While puppies can bring endless happiness and joy to a person’s life, they can also get into a lot of mischief when left home alone. The last thing a new dog owner wants is to come home and find chewed furniture, soiled carpet, or damaged belongings. So, it’s important to take the time to train your dog while it’s young, in order to easily avoid these problems.
There are many methods that dog owners swear by to properly train a puppy, and crate training is one of the most popular and effective methods for training a young puppy.
You want your puppy to feel comfortable in their crate for the days where they need to be confined. Since puppies are less likely to urinate and defecate in their sleeping area, you also want to give them a place they feel content sleeping in. If you plan on traveling with your dog in the future—and if they’re small enough to travel in a crate—it’s also a good idea to get them familiar with it to make traveling easier for both them and you.
If you’re new to crate training a dog, here’s what you need to know to get started on the right foot! (Or, shall we say, on the right “paw?”)
What is Crate Training?
Crate training is simply teaching a dog to willingly use a crate as their “safe place,” and it’s much easier than you might think. Dogs who are crate trained can use their crate as a happy, safe place and go in and out of their crates calmly and without force. This can help with house-training and helping your dog learn the rules of a new home.
Why Choose Crate Training?
There are many benefits of crate training for puppies; mostly importantly to help them become comfortable when they need to be inside their crate. Many dog owners claim their dogs love their crates and enjoy spending time relaxing or playing with a toy in their crates. Crates can reduce anxiety and provide a safe, positive space for dogs to go if they become overwhelmed or stressed. Crate training can also help make sure your dog doesn’t soil the furniture or carpet while you’re away, as dogs do not want to soil their own beds. Another great reason to crate train is to make sure your puppy stays safe when you can’t be there to watch them.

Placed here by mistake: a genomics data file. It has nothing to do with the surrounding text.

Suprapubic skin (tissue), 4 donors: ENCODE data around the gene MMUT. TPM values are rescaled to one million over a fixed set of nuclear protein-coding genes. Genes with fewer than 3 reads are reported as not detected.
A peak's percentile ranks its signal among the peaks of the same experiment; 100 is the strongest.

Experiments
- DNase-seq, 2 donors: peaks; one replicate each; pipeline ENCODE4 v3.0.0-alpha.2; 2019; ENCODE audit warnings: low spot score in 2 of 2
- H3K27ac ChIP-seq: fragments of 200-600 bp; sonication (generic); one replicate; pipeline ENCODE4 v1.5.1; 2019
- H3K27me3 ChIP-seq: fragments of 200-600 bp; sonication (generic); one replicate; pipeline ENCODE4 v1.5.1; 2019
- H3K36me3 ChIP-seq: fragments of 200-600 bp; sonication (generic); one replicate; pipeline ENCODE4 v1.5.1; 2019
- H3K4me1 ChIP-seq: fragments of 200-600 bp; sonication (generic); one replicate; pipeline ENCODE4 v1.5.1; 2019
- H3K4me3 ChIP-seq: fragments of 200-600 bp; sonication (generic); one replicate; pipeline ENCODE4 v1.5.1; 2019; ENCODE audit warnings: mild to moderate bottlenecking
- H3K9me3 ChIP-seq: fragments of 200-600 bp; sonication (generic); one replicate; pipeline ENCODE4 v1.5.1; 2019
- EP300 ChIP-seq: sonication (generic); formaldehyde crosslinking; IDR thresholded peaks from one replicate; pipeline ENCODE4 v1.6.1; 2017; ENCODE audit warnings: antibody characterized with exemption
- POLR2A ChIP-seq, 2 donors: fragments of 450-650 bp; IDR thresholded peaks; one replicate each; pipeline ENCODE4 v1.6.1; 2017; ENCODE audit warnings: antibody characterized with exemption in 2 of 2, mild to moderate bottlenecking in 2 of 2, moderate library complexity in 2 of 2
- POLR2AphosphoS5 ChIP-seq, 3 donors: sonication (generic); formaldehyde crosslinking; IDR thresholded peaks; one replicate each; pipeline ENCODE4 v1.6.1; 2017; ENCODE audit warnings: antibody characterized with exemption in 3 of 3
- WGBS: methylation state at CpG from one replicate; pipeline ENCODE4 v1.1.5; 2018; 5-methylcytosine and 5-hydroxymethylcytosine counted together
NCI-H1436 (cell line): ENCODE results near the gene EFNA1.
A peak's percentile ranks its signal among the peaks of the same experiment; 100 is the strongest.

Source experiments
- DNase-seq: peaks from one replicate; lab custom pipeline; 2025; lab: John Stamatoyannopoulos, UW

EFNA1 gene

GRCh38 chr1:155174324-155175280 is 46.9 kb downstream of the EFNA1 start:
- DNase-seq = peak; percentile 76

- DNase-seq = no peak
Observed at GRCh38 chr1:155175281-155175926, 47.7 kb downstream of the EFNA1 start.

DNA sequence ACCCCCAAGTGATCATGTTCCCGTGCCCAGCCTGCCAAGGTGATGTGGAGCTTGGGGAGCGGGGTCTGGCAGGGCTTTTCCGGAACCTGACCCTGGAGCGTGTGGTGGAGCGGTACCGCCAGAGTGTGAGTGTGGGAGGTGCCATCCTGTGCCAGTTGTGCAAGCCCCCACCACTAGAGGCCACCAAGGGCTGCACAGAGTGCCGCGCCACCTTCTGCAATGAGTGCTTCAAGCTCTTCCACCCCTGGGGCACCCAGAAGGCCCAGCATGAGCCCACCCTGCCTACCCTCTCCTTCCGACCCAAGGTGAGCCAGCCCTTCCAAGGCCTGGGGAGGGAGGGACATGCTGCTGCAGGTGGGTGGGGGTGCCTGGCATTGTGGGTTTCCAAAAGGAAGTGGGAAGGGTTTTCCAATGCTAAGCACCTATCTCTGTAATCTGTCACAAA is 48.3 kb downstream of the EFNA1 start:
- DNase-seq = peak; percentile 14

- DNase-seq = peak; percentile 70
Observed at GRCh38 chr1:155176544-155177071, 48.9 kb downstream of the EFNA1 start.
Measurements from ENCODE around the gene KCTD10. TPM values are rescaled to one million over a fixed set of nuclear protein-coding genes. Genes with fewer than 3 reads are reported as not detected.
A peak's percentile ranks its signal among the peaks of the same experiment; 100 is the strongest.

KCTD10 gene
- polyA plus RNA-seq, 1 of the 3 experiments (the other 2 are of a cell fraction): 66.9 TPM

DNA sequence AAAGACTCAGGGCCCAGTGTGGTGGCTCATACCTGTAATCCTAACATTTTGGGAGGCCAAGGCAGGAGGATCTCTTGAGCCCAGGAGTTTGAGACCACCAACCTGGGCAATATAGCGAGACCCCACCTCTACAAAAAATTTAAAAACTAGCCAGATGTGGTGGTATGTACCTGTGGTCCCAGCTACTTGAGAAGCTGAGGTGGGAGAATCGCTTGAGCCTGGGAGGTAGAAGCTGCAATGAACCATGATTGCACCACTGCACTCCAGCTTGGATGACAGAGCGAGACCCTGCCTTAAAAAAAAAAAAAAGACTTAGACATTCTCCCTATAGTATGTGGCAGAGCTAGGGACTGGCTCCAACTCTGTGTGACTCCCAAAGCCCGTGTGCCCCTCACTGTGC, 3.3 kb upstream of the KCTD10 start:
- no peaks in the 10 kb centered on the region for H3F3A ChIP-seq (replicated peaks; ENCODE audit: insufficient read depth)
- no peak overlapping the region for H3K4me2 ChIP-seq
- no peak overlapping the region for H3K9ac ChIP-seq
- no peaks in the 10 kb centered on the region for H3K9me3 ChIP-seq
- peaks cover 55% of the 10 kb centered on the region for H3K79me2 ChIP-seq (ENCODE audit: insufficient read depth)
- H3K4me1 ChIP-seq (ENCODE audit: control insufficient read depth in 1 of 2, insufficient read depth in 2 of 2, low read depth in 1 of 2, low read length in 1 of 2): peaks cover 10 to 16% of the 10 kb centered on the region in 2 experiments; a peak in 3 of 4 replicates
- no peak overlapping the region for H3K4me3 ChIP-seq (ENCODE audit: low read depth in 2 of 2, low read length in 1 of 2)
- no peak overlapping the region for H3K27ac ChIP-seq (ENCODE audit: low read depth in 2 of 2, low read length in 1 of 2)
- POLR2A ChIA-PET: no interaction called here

Important Do’s and Don’ts for Crate Training
Before we get into the steps and break crate training down, here are a few do’s and don’ts many new dog owners don’t know about it. Often, owners may mistakenly create a negative association between their dog and the dog’s crate, which is important to avoid. The ultimate goal of crate training is to create a comfortable space for your puppy. Therefore, here are a few things to keep in mind while training them so you can achieve that:
- Set Them Up for Success: Prepare their kennel with a soft blanket or dog bed to make it cozy for your new puppy, and introduce the kennel with lots of treats. The goal of this is to make them associate their kennel with something positive, and since dogs are very treat-motivated, using treats as tools is a great way to be successful.
- Reward Your Puppy for Entering Their Crate: Use a cheerful tone of voice to affirm their actions with praise (i.e., “Good boy!”) and give them a treat every time they enter it on their own.
- Leave Them in Their Crate for a Long Time at First: Don’t leave them in their crate for especially long periods of time right away. Instead, lock them in for shorter periods of time, such as fifteen to thirty minutes, then let them out, and repeat the process, extending the period of time with every occasion. This will show them that they won’t be stuck in their forever.
- Avoid Their Crate Early On: It may be hard to do this, especially with their little puppy-dog eyes and petite whimpers, but it is important to leave them alone in their kennel for some time to show them that you will eventually come back for them. If you don’t, they will not learn to accept their kennel, and may also develop separation anxiety once you finally do leave them for some time.